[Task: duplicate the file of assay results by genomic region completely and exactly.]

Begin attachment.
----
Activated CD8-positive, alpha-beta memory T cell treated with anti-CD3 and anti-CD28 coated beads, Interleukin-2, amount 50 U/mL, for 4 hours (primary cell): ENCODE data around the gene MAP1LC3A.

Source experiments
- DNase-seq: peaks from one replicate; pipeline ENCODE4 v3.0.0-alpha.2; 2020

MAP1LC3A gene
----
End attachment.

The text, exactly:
Activated CD8-positive, alpha-beta memory T cell treated with anti-CD3 and anti-CD28 coated beads, Interleukin-2, amount 50 U/mL, for 4 hours (primary cell): ENCODE data around the gene MAP1LC3A.

Source experiments
- DNase-seq: peaks from one replicate; pipeline ENCODE4 v3.0.0-alpha.2; 2020

MAP1LC3A gene